Konami Pro Evolution Soccer 2009

The new Wii version includes the Master League and the UEFA Champions League

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Konami Pro Evolution Soccer 2009
  • Konami Pro Evolution Soccer 2009
  • Konami Pro Evolution Soccer 2009
  • Konami Pro Evolution Soccer 2009

Pros

  • Motion controls work well for passing and really make it feel as if you're playing a team game; addition of Master League and UEFA Championship add much-needed depth.

Cons

  • While improved, defense can be frustrating; dated visuals and uninspired commentary.

Bottom Line

Pro Evolution Soccer 2009 isn't a huge step forward, but it's better than its predecessor in nearly every way. If you fell in love with last year's game, but found it lacking in depth you should be plenty happy with what Pro Evolution Soccer 2009 has to offer.

Would you buy this?

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If you fell in love with Pro Evolution Soccer 2008 but found its controls and replay value lacking, you'll be quite pleased with Pro Evolution Soccer 2009. Improved controls, the addition the Master League and the UEFA Champions League, as well as an attractive price tag make this year's Pro Evo an evolutionary step forward for the series on the Wii.

Hey, watch where you point that thing!

Pro Evolution Soccer 2009's motion controls are vastly different from other sports games on the Wii. Players are controlled with the Nunchuk, and the Wii Remote is used as an onscreen pointer. To pass the ball you point to a player and press B. You can also point and pass to an open spot on the field and hit a player in stride as they make a run. Where the passing controls really shine is when you point at a player, press B, drag the pointer to where you want them to run, and then release the button to make the pass. The ability to control more than one player really makes it feel as if you're playing a team game and drastically alters the way you play. Very rarely will you want to try and beat a defender off the dribble; it's easier and more rewarding to pass the ball. Shooting is performed by either shaking the Nunchuk, or pointing at an open area of the goal and pressing B. Neither method is perfect, but having multiple options increases the likelihood of you being comfortable with at least one.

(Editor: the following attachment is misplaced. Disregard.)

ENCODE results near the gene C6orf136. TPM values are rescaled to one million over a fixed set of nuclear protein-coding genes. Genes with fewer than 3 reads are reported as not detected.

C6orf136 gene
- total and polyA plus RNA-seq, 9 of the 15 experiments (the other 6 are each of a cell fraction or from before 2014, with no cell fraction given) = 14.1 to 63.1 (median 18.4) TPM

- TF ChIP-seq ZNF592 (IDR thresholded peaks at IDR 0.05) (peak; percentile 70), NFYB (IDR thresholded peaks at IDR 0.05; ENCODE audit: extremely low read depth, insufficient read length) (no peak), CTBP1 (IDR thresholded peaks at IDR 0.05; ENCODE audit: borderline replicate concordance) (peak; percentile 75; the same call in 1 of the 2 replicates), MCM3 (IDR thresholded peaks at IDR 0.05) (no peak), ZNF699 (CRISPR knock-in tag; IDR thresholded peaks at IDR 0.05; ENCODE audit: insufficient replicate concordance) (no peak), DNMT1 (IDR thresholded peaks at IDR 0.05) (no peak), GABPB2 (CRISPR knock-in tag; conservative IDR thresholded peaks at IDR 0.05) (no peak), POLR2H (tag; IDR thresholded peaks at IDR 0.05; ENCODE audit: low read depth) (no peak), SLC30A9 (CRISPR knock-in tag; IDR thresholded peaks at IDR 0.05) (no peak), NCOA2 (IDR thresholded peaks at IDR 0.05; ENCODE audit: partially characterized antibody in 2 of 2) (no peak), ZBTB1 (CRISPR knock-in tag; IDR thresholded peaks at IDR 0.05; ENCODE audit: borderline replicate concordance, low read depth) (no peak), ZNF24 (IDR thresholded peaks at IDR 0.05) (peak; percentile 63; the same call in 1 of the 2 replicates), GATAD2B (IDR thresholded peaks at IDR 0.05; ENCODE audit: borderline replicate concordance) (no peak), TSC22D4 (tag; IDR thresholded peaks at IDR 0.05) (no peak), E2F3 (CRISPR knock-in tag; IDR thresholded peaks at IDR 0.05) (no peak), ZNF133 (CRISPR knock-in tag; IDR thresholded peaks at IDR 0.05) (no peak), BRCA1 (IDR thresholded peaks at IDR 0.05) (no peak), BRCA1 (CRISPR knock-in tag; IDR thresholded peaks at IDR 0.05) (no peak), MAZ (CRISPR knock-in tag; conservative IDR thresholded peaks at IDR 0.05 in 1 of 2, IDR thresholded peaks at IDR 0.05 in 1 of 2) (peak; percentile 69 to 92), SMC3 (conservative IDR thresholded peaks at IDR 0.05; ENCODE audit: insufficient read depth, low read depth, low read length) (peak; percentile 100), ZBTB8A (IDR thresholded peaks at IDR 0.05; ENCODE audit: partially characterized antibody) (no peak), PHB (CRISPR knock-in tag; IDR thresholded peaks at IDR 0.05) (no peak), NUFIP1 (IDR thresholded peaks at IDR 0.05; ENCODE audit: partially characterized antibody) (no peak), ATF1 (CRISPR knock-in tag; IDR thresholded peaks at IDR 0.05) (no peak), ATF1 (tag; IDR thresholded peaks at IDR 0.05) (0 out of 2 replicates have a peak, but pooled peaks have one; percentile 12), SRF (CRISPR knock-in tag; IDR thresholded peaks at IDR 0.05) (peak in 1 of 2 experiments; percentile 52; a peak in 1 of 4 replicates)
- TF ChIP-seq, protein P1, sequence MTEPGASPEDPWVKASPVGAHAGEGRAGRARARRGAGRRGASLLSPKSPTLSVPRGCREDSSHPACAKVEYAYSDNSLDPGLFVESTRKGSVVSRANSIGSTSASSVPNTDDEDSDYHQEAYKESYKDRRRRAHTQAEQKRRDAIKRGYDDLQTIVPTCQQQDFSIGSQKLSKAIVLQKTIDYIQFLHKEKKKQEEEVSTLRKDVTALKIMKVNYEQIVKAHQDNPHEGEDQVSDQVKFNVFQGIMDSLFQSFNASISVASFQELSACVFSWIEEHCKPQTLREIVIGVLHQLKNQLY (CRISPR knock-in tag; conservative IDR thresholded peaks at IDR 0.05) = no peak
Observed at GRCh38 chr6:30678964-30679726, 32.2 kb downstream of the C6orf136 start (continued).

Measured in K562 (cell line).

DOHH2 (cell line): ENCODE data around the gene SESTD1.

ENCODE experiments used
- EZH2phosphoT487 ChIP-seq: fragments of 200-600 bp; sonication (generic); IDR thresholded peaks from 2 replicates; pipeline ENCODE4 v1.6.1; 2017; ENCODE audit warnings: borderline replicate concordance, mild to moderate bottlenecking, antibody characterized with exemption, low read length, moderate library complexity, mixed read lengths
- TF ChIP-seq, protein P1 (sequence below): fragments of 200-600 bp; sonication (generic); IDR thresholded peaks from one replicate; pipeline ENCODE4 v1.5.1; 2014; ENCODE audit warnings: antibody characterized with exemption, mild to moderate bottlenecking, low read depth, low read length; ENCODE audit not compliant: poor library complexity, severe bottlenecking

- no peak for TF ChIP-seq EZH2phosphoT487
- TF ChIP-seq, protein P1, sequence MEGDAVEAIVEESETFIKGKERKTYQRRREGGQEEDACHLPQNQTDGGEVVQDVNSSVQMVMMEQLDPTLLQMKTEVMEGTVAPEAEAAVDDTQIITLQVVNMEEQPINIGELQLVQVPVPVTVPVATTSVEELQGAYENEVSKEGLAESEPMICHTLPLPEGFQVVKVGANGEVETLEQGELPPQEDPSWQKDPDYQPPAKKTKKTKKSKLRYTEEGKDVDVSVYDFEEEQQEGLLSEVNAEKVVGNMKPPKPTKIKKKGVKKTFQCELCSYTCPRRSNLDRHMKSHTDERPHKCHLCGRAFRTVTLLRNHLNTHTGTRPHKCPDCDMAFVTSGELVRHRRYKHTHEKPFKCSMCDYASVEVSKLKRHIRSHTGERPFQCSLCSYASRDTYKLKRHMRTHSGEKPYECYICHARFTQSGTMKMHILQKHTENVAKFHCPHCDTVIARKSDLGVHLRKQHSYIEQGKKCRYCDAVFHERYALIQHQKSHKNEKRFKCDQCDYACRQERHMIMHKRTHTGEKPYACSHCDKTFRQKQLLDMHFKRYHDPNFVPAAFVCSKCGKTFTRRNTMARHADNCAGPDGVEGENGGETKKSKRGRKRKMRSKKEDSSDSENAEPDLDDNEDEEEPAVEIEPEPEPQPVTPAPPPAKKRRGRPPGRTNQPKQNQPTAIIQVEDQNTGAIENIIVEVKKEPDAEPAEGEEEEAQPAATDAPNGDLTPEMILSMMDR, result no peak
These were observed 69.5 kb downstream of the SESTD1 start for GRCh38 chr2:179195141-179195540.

Playing defence was a chore last year, and while the controls have improved, it's still not much fun to be the guy without the ball. The main problem is that you don't have direct control over your defender and your players often do a poor job going after loose balls. As enjoyable as the motion controls are, they're not for everyone. Konami has added a few traditional control schemes for those who fall into that camp. You can now hold the Wii Remote sideways and use it like a traditional controller, or you can plug in the Classic Controller and go to town.

More bang for your buck

A lack of game modes is not a problem this year thanks to the addition of the Master League and the UEFA Champions League. Champions Road, where you better your squad by collecting players off of vanquished opponents has been improved, and online play is once again, stellar.

It's a shame Konami spent little, if any, time on the game's lackluster presentation. Players are literally rough around the edges and the crowds (assuming the blobs in the stands are crowds), look downright pitiful. The announcers are competent, but unenthusiastic. Pro Evolution Soccer 2009 isn't a huge step forward, but it's better than its predecessor in nearly every way. If you found last year's game enjoyable, but lacking in depth you should be plenty happy with what Pro Evolution Soccer 2009 has to offer.

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